Tuesday, December 9, 2014

You Want Me To Believe You, Show Me Your Opponents

In the past year, as I've gotten closer to the black liberation theology of James Cone and his colleagues the quote of his teacher, Reinhold Niebuhr  has come to make more and more sense to me.  Niebuhr said, “If a gospel is preached without opposition, it is simply not the gospel which resulted in the cross."    In short, it can't be the same gospel that Jesus preached.  That means that any claimed representation of the teachings the man on whom capital punishment was imposed by the duly appointed legal authority of the state, which rests easily with the state, can't be authentic.  It may be wrong in its conclusions, opposition to it is only one test, not the one that guarantees authenticity, but if it lacks opposition by the state and by the rich and powerful, it is guaranteed to be inauthentic.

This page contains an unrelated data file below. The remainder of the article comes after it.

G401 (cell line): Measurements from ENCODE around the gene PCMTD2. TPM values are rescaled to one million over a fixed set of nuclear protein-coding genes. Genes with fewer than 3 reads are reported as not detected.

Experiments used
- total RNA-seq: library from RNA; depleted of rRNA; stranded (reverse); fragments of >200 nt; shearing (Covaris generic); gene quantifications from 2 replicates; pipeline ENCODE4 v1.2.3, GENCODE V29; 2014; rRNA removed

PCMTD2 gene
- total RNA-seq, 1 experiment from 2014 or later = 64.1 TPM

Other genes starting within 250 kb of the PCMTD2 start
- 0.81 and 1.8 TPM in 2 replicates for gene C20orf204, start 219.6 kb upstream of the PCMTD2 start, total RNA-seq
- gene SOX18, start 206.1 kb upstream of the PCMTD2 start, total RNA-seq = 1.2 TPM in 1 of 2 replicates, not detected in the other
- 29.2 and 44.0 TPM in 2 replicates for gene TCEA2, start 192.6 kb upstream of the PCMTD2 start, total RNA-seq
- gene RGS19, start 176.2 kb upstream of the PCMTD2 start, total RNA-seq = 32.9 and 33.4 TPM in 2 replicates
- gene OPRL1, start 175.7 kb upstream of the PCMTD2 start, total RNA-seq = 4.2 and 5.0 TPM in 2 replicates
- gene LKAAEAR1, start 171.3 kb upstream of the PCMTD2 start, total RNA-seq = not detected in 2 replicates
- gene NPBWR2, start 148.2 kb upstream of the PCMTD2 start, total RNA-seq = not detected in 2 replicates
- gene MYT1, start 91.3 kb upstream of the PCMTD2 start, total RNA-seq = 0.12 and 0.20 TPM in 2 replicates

And Jesus noted that himself in the scandalous passage about his  message driving families and people apart from each other.  That wasn't his goal but he was a realist who knew that would be a result of it. God's law doesn't rest easily along side human selfishness and self absorption.  Especially the selfishness of those with an ability to exercise either legal or de facto authority.  It is as guaranteed to be unwelcome by the outlaws as well as the in-law crooks and gangsters.  An impressive number of the Hebrew prophets ended up getting killed or otherwise suffered for their preaching.

In an article by Timothy King, which I read while researching this series it points out that the message that was going to happen is contained in the verses I've been examining this Advent.